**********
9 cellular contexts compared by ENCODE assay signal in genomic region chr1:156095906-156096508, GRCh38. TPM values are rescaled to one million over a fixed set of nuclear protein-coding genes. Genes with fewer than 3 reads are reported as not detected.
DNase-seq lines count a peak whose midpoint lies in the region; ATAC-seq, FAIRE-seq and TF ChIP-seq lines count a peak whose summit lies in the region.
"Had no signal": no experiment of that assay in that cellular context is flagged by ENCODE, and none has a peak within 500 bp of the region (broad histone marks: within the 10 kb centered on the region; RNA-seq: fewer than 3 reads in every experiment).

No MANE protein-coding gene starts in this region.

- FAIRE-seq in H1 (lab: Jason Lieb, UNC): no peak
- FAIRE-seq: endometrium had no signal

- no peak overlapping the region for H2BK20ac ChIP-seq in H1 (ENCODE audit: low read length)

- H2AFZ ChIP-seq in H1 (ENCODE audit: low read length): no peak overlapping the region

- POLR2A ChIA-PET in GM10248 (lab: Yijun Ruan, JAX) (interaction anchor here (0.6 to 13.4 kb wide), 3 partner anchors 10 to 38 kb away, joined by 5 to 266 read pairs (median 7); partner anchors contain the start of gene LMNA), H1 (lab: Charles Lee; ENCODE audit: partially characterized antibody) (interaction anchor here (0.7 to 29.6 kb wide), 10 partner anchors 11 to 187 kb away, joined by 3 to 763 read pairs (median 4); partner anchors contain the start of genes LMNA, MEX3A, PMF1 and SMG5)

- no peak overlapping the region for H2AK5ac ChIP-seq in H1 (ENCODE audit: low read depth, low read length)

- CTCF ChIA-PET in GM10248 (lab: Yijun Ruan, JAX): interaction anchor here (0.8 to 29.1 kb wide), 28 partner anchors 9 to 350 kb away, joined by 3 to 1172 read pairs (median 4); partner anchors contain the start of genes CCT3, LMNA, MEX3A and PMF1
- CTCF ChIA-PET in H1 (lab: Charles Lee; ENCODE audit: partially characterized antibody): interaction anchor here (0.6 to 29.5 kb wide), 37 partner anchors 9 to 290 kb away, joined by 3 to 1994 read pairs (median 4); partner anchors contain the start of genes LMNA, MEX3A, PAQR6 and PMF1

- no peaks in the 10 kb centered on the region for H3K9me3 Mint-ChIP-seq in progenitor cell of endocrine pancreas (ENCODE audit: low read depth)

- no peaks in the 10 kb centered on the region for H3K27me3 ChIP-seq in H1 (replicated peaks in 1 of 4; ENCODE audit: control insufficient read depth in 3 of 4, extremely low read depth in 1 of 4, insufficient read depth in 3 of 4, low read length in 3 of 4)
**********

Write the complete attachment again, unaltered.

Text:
9 cellular contexts compared by ENCODE assay signal in genomic region chr1:156095906-156096508, GRCh38. TPM values are rescaled to one million over a fixed set of nuclear protein-coding genes. Genes with fewer than 3 reads are reported as not detected.
DNase-seq lines count a peak whose midpoint lies in the region; ATAC-seq, FAIRE-seq and TF ChIP-seq lines count a peak whose summit lies in the region.
"Had no signal": no experiment of that assay in that cellular context is flagged by ENCODE, and none has a peak within 500 bp of the region (broad histone marks: within the 10 kb centered on the region; RNA-seq: fewer than 3 reads in every experiment).

No MANE protein-coding gene starts in this region.

- FAIRE-seq in H1 (lab: Jason Lieb, UNC): no peak
- FAIRE-seq: endometrium had no signal

- no peak overlapping the region for H2BK20ac ChIP-seq in H1 (ENCODE audit: low read length)

- H2AFZ ChIP-seq in H1 (ENCODE audit: low read length): no peak overlapping the region

- POLR2A ChIA-PET in GM10248 (lab: Yijun Ruan, JAX) (interaction anchor here (0.6 to 13.4 kb wide), 3 partner anchors 10 to 38 kb away, joined by 5 to 266 read pairs (median 7); partner anchors contain the start of gene LMNA), H1 (lab: Charles Lee; ENCODE audit: partially characterized antibody) (interaction anchor here (0.7 to 29.6 kb wide), 10 partner anchors 11 to 187 kb away, joined by 3 to 763 read pairs (median 4); partner anchors contain the start of genes LMNA, MEX3A, PMF1 and SMG5)

- no peak overlapping the region for H2AK5ac ChIP-seq in H1 (ENCODE audit: low read depth, low read length)

- CTCF ChIA-PET in GM10248 (lab: Yijun Ruan, JAX): interaction anchor here (0.8 to 29.1 kb wide), 28 partner anchors 9 to 350 kb away, joined by 3 to 1172 read pairs (median 4); partner anchors contain the start of genes CCT3, LMNA, MEX3A and PMF1
- CTCF ChIA-PET in H1 (lab: Charles Lee; ENCODE audit: partially characterized antibody): interaction anchor here (0.6 to 29.5 kb wide), 37 partner anchors 9 to 290 kb away, joined by 3 to 1994 read pairs (median 4); partner anchors contain the start of genes LMNA, MEX3A, PAQR6 and PMF1

- no peaks in the 10 kb centered on the region for H3K9me3 Mint-ChIP-seq in progenitor cell of endocrine pancreas (ENCODE audit: low read depth)

- no peaks in the 10 kb centered on the region for H3K27me3 ChIP-seq in H1 (replicated peaks in 1 of 4; ENCODE audit: control insufficient read depth in 3 of 4, extremely low read depth in 1 of 4, insufficient read depth in 3 of 4, low read length in 3 of 4)